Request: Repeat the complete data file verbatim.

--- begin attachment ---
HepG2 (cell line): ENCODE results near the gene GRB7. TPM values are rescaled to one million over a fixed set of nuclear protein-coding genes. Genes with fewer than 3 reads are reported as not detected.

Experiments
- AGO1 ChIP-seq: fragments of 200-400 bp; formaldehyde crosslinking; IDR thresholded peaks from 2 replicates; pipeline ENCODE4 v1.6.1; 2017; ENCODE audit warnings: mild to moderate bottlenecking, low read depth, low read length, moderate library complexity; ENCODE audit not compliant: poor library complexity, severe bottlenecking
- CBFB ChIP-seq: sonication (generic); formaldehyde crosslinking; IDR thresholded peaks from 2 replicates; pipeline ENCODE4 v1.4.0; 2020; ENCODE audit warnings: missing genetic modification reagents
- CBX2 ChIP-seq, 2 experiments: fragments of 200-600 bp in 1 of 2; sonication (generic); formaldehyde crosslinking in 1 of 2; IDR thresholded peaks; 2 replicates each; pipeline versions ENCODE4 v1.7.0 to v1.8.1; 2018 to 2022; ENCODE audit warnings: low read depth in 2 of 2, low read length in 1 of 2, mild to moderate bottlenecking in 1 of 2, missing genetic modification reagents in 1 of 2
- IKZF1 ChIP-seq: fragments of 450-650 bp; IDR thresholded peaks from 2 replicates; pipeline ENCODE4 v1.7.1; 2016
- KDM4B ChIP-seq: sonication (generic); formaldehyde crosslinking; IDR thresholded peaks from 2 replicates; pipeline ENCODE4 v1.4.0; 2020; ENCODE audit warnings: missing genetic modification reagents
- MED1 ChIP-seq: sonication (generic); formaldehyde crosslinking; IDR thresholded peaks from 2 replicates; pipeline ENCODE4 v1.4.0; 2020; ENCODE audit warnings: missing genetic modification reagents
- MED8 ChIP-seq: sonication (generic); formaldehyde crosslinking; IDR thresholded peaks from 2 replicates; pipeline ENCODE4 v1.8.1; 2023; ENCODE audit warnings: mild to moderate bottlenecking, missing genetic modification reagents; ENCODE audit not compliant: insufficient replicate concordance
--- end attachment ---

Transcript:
HepG2 (cell line): ENCODE results near the gene GRB7. TPM values are rescaled to one million over a fixed set of nuclear protein-coding genes. Genes with fewer than 3 reads are reported as not detected.

Experiments
- AGO1 ChIP-seq: fragments of 200-400 bp; formaldehyde crosslinking; IDR thresholded peaks from 2 replicates; pipeline ENCODE4 v1.6.1; 2017; ENCODE audit warnings: mild to moderate bottlenecking, low read depth, low read length, moderate library complexity; ENCODE audit not compliant: poor library complexity, severe bottlenecking
- CBFB ChIP-seq: sonication (generic); formaldehyde crosslinking; IDR thresholded peaks from 2 replicates; pipeline ENCODE4 v1.4.0; 2020; ENCODE audit warnings: missing genetic modification reagents
- CBX2 ChIP-seq, 2 experiments: fragments of 200-600 bp in 1 of 2; sonication (generic); formaldehyde crosslinking in 1 of 2; IDR thresholded peaks; 2 replicates each; pipeline versions ENCODE4 v1.7.0 to v1.8.1; 2018 to 2022; ENCODE audit warnings: low read depth in 2 of 2, low read length in 1 of 2, mild to moderate bottlenecking in 1 of 2, missing genetic modification reagents in 1 of 2
- IKZF1 ChIP-seq: fragments of 450-650 bp; IDR thresholded peaks from 2 replicates; pipeline ENCODE4 v1.7.1; 2016
- KDM4B ChIP-seq: sonication (generic); formaldehyde crosslinking; IDR thresholded peaks from 2 replicates; pipeline ENCODE4 v1.4.0; 2020; ENCODE audit warnings: missing genetic modification reagents
- MED1 ChIP-seq: sonication (generic); formaldehyde crosslinking; IDR thresholded peaks from 2 replicates; pipeline ENCODE4 v1.4.0; 2020; ENCODE audit warnings: missing genetic modification reagents
- MED8 ChIP-seq: sonication (generic); formaldehyde crosslinking; IDR thresholded peaks from 2 replicates; pipeline ENCODE4 v1.8.1; 2023; ENCODE audit warnings: mild to moderate bottlenecking, missing genetic modification reagents; ENCODE audit not compliant: insufficient replicate concordance